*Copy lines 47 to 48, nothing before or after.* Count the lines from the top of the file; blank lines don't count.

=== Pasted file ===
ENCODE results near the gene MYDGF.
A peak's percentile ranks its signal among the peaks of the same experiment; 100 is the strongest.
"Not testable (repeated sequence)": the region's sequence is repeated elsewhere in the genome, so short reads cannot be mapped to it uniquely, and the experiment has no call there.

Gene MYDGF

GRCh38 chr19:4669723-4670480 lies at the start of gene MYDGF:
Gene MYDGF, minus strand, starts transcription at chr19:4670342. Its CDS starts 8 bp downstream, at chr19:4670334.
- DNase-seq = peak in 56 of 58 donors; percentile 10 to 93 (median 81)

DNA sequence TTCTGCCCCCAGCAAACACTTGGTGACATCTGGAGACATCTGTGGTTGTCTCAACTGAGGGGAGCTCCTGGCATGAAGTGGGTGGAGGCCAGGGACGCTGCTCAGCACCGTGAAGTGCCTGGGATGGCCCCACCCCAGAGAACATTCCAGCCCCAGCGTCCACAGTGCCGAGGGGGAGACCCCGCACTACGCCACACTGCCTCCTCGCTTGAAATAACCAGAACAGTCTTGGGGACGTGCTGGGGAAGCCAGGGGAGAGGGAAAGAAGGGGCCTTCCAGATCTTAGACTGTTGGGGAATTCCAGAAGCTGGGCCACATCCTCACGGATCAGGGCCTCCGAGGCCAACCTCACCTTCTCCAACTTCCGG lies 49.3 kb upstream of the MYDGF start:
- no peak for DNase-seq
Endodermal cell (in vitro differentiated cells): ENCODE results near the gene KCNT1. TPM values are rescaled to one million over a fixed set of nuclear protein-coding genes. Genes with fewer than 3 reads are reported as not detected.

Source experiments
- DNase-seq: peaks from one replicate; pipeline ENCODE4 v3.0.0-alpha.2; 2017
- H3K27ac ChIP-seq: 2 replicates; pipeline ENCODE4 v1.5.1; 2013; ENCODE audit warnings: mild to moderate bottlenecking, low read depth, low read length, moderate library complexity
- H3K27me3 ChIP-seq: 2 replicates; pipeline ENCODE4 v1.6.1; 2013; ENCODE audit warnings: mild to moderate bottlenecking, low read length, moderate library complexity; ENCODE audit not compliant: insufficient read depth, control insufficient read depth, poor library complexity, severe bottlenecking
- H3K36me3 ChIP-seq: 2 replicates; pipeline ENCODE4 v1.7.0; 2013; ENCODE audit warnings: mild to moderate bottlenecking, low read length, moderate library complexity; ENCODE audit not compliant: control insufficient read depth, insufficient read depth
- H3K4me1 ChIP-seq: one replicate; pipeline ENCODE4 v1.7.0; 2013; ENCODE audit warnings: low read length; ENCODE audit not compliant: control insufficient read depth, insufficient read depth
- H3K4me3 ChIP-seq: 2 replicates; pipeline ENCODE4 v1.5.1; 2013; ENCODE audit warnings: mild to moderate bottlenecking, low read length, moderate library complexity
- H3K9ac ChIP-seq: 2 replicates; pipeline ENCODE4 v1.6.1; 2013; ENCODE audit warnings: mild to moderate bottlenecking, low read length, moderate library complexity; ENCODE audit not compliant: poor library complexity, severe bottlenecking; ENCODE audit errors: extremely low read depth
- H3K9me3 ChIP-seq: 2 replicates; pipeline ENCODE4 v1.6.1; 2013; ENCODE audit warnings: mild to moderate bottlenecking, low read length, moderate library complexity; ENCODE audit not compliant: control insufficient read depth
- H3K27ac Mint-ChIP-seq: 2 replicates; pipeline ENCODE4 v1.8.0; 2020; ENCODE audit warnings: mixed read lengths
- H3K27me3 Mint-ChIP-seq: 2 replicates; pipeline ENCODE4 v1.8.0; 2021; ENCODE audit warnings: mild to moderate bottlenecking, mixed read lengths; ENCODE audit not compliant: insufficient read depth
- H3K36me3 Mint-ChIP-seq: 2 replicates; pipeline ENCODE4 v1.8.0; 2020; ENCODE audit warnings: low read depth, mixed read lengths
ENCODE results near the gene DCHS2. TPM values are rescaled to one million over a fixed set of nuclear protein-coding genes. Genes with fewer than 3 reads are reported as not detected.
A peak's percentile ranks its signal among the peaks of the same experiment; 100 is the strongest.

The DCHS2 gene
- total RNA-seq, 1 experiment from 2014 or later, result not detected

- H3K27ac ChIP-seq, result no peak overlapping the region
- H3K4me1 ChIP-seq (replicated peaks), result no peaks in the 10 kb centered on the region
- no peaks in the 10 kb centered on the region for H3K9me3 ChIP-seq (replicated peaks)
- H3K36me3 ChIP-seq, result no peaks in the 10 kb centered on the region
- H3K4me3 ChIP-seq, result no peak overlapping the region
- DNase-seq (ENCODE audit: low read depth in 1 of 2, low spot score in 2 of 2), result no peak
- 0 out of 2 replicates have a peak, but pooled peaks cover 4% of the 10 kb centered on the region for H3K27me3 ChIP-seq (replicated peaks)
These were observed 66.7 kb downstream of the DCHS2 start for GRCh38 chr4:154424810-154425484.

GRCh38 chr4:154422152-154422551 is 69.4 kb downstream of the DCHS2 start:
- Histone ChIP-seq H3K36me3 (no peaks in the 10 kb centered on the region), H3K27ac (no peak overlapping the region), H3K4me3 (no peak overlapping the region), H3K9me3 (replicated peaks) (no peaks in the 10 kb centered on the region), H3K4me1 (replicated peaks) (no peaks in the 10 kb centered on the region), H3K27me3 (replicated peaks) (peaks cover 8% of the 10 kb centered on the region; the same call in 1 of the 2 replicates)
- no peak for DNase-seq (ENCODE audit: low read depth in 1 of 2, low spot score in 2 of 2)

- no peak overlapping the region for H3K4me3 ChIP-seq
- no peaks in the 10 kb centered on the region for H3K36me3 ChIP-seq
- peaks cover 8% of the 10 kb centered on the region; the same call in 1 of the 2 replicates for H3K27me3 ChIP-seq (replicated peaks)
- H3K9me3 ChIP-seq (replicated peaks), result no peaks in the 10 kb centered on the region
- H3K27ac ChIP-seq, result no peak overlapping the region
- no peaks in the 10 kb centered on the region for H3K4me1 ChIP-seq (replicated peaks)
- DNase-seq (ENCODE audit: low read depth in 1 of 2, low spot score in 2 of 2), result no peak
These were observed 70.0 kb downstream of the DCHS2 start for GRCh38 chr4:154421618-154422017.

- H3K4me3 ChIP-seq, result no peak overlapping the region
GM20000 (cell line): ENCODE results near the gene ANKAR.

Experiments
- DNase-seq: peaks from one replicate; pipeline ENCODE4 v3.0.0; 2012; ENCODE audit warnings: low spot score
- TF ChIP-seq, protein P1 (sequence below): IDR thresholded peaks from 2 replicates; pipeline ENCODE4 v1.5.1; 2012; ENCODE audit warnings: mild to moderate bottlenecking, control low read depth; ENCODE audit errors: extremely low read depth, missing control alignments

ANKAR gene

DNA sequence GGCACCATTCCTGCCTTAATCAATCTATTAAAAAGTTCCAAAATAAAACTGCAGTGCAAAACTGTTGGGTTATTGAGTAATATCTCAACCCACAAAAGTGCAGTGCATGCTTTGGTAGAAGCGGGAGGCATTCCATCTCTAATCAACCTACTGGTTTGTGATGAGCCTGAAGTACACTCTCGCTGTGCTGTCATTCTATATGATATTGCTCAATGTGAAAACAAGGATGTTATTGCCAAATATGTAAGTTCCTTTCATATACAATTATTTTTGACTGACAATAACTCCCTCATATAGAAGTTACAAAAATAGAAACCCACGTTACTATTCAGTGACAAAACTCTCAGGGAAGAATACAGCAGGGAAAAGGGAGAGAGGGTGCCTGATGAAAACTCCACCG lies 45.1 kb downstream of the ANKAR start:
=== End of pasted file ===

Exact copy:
GM20000 (cell line): ENCODE results near the gene ANKAR.

Experiments